By Erik Zygmont
The late-April unrest in Baltimore following the funeral of Freddie Gray Jr. has sparked a nationwide conversation on race, poverty and urban life, but many Catholic parishes, including St. Joseph in Emmitsburg, have done more than talk.
The weekend after the riots, the parish – located 60 miles outside the thick of things in the shadow of the bucolic Catoctin Mountains – collected $3,242 to help a West Baltimore mother and son who lost everything when a liquor store fire spread to their home, near the corner of Piedmont Avenue and N. Hilton Street.
The 7-year-old son is disabled and lost his wheelchair.
“People here are very generous when they know there is a specific need,” said Vincentian Father John Holliday, pastor of St. Joseph.
He added that the collection had been announced at the last minute.
A serendipitous convergence of personalities and knowledge led to this particular need being addressed.
Father Holliday is a member of the same religious order as Vincentian Father Eugene Sheridan, pastor of St. Cecilia, located at 3301 Windsor Ave., just a few blocks south of the burned residence belonging to the mother and son.
Father Sheridan happened to be visiting the Emmitsburg Vincentians the night of the rioting.
“I saw most of the looting and burning on television,” he said.
After the priest had made his way back to Baltimore, he turned on the TV again, and one of his parishioners, veteran WBAL reporter Barry Simms, was reporting from the scene of the residence fire.
“I walked over there,” Father Sheridan said.
He wasn’t the only one.
According to Simms, who said he has been a parishioner at St. Cecilia “forever,” several residents approached who wanted to help the woman, who did not wish to be identified, and her son.
“While I was standing out there talking, four people came up with wheelchairs,” Simms said. “Another guy came up to us and gave her $100.”
Simms insists that he was only reporting on the incident and had no idea that people would react the way they did.
The woman didn’t either.
“She saw the wheelchairs, and the seven or eight people standing there, and she basically just broke down crying,” Simms remembered, noting that he wasn’t sure if any of the wheelchairs suited the boy’s specific needs.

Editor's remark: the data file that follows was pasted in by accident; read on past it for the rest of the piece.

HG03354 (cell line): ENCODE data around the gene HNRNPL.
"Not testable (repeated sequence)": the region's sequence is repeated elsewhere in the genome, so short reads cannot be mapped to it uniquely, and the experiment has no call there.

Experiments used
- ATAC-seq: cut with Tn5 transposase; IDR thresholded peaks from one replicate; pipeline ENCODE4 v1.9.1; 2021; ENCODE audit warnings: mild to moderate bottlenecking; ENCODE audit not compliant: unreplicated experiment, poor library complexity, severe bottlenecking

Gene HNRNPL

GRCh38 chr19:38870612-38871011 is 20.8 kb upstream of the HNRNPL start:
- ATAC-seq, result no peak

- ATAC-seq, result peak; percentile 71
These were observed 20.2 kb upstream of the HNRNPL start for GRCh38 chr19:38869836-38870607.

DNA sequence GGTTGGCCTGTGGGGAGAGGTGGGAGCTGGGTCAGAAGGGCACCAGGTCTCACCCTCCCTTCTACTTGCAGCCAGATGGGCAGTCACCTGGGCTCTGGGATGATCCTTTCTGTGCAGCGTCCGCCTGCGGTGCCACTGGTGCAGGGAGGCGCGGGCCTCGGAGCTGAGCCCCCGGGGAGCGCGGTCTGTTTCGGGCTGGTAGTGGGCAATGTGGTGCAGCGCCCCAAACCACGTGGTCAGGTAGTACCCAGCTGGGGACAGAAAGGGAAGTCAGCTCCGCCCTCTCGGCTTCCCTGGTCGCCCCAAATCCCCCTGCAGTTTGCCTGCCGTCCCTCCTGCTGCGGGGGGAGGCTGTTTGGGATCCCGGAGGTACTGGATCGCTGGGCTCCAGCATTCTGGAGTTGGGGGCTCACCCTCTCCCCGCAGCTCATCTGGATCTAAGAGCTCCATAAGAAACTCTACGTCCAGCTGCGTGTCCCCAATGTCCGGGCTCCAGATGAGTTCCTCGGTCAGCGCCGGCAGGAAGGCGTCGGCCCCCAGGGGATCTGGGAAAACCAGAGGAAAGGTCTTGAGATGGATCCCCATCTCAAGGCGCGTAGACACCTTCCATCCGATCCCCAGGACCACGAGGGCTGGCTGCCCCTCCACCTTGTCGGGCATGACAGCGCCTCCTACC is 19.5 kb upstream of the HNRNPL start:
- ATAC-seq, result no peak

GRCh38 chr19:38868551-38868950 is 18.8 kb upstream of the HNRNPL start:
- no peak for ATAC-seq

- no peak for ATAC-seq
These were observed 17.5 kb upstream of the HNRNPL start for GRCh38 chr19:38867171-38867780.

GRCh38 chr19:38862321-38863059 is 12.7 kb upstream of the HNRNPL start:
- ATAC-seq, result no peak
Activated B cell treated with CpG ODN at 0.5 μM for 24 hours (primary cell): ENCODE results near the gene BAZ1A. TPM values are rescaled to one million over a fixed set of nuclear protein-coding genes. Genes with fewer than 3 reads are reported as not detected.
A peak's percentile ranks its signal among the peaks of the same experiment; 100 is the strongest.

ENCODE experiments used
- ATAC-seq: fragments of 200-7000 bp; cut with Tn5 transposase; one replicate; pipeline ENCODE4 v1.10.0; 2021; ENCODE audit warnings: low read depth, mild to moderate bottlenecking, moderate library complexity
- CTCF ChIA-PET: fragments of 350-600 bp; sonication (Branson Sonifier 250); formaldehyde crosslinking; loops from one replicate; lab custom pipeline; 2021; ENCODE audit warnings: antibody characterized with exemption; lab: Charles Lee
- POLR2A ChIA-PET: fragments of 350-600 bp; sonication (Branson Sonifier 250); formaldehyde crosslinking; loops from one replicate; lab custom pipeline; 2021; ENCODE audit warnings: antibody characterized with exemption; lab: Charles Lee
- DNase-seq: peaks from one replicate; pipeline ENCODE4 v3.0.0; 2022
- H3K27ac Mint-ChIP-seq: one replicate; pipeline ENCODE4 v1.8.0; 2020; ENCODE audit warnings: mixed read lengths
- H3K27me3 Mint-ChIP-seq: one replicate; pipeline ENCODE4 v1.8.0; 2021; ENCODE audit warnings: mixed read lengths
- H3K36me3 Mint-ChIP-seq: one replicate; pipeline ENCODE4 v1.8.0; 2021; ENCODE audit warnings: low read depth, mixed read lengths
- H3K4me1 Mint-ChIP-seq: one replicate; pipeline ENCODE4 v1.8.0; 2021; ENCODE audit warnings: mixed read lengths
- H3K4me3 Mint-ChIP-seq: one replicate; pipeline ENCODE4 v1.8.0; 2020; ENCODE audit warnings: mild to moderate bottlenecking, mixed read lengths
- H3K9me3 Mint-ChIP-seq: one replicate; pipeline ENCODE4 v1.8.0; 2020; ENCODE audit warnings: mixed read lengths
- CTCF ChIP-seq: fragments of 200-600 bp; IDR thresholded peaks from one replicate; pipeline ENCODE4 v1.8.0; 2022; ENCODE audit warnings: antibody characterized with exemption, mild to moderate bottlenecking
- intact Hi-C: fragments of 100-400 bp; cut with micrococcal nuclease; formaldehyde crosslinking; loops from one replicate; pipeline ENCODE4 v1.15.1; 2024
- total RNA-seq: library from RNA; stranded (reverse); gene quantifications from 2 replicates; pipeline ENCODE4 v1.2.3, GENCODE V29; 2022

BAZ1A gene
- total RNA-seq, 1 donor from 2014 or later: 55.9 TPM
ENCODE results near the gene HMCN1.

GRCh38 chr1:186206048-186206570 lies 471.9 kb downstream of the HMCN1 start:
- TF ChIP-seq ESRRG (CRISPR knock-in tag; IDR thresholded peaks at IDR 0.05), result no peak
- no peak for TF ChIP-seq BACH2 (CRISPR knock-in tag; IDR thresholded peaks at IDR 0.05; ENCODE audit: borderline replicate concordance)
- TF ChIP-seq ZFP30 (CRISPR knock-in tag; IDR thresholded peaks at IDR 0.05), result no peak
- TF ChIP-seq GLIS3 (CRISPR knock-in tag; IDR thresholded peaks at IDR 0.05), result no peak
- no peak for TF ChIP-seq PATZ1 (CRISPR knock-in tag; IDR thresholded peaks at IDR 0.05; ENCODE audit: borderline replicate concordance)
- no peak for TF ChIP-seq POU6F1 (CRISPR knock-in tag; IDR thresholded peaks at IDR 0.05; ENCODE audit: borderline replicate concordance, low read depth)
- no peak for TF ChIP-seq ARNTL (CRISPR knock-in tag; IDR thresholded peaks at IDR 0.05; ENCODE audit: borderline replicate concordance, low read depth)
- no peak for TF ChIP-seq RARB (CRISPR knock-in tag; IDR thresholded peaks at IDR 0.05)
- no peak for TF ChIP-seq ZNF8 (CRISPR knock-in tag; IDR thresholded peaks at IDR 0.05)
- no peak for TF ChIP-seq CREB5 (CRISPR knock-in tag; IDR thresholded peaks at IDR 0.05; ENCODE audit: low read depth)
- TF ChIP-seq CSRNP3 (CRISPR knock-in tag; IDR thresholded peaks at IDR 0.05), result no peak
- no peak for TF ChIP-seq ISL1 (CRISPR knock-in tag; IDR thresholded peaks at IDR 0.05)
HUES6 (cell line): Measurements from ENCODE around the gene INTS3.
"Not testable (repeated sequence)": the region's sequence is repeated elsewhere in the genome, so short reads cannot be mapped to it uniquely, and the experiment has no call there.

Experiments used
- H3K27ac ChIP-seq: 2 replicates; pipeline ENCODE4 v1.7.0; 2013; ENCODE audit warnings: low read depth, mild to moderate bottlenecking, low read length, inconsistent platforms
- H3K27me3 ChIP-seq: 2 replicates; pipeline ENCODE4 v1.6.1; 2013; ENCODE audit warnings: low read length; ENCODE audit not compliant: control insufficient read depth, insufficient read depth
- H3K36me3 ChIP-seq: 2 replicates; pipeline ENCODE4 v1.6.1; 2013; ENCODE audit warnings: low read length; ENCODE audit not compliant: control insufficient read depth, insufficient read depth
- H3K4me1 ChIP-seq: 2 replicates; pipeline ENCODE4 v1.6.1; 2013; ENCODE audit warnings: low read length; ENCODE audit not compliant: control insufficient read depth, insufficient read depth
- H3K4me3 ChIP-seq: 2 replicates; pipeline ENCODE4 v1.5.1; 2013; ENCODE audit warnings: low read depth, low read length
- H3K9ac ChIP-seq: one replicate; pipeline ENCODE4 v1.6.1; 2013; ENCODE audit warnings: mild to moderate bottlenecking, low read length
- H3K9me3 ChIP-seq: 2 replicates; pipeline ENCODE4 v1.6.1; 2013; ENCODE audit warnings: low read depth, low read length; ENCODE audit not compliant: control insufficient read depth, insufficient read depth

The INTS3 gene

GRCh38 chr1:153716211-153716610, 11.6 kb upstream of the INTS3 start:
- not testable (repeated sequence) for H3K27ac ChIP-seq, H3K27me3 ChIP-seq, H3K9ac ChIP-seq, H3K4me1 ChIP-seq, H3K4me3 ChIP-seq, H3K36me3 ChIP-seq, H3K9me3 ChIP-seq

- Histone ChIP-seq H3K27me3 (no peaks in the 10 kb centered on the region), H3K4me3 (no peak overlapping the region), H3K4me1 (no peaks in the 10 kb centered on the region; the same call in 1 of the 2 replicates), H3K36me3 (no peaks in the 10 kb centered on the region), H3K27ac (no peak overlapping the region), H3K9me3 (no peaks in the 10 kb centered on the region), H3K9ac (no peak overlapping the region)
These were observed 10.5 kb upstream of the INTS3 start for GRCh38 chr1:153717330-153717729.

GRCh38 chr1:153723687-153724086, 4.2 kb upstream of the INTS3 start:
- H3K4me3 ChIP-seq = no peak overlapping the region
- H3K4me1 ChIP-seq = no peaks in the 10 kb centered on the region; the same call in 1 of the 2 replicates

That wasn’t the point.
“She just broke down because of the support shown to her by people who didn’t even know her,” he said.
An Indiegogo campaign raised additional funds, exceeding its $10,000 goal three-fold.
“I really don’t know what to think,” the mother told The Catholic Review. “We’re pretty good; the best thing is that we are alive.”
She and her son are staying with her mother for the time being; their building was condemned.
While the immediate material aid from St. Joseph parishioners and others will undoubtedly improve the woman and her son’s future prospects, Father Holliday also recognizes the value of conversation.
“Racism is a difficult subject to talk about,” he said, “but we’re hoping to do some talking, open some minds, and get some understanding of what’s going on in the country right now.”
St. Joseph is hosting a five-session study and discussion on race and the Catholic Church over five consecutive Sunday evenings in its parish hall. The final three sessions are May 31, June 7 and June 14, 6-7:30 p.m., at 100 N. Seton Ave. in Emmitsburg.
Feeding the discussion is a pastoral letter by Bishop Edward K. Braxton of the Diocese of Belleville, Ill., entitled: “The Racial Divide in the United States: A Reflection for the World Day of Peace 2015.” The letter, with analysis and discussion questions, is available at diobelle.org.
In addition to racial issues as they pertain to the church, Bishop Braxton touches on some of the recent violent deaths of black Americans, including Trayvon Martin, Eric Garner and Michael Brown. The letter was published prior to the death of Freddie Gray Jr.
Discussions are being facilitated by Father Holliday and Timothy Wolfe, director of the human services program and associate professor of sociology at Mount St. Mary’s University in Emmitsburg. Wolfe participated on a march on Baltimore City Hall on April 25, two days prior to the riots.